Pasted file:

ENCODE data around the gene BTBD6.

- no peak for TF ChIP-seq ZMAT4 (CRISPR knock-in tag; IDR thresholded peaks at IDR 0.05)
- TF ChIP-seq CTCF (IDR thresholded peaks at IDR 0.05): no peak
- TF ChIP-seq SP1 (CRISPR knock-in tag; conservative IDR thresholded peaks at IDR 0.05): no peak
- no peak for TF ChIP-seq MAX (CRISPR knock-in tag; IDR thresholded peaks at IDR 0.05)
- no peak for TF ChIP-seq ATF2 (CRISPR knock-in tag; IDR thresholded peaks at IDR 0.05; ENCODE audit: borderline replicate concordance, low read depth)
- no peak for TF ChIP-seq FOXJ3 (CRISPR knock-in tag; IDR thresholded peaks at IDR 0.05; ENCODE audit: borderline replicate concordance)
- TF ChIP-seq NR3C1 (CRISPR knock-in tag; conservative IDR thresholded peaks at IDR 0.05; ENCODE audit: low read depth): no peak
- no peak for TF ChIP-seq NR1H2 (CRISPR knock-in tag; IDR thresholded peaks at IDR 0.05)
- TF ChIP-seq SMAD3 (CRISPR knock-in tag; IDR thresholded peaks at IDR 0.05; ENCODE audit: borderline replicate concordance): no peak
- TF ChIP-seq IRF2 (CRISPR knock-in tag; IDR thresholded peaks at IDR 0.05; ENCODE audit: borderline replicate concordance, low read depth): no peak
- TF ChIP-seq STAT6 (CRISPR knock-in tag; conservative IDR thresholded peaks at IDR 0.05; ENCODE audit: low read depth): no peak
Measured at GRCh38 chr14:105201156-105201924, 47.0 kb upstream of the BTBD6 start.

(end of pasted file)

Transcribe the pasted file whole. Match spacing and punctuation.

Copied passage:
ENCODE data around the gene BTBD6.

- no peak for TF ChIP-seq ZMAT4 (CRISPR knock-in tag; IDR thresholded peaks at IDR 0.05)
- TF ChIP-seq CTCF (IDR thresholded peaks at IDR 0.05): no peak
- TF ChIP-seq SP1 (CRISPR knock-in tag; conservative IDR thresholded peaks at IDR 0.05): no peak
- no peak for TF ChIP-seq MAX (CRISPR knock-in tag; IDR thresholded peaks at IDR 0.05)
- no peak for TF ChIP-seq ATF2 (CRISPR knock-in tag; IDR thresholded peaks at IDR 0.05; ENCODE audit: borderline replicate concordance, low read depth)
- no peak for TF ChIP-seq FOXJ3 (CRISPR knock-in tag; IDR thresholded peaks at IDR 0.05; ENCODE audit: borderline replicate concordance)
- TF ChIP-seq NR3C1 (CRISPR knock-in tag; conservative IDR thresholded peaks at IDR 0.05; ENCODE audit: low read depth): no peak
- no peak for TF ChIP-seq NR1H2 (CRISPR knock-in tag; IDR thresholded peaks at IDR 0.05)
- TF ChIP-seq SMAD3 (CRISPR knock-in tag; IDR thresholded peaks at IDR 0.05; ENCODE audit: borderline replicate concordance): no peak
- TF ChIP-seq IRF2 (CRISPR knock-in tag; IDR thresholded peaks at IDR 0.05; ENCODE audit: borderline replicate concordance, low read depth): no peak
- TF ChIP-seq STAT6 (CRISPR knock-in tag; conservative IDR thresholded peaks at IDR 0.05; ENCODE audit: low read depth): no peak
Measured at GRCh38 chr14:105201156-105201924, 47.0 kb upstream of the BTBD6 start.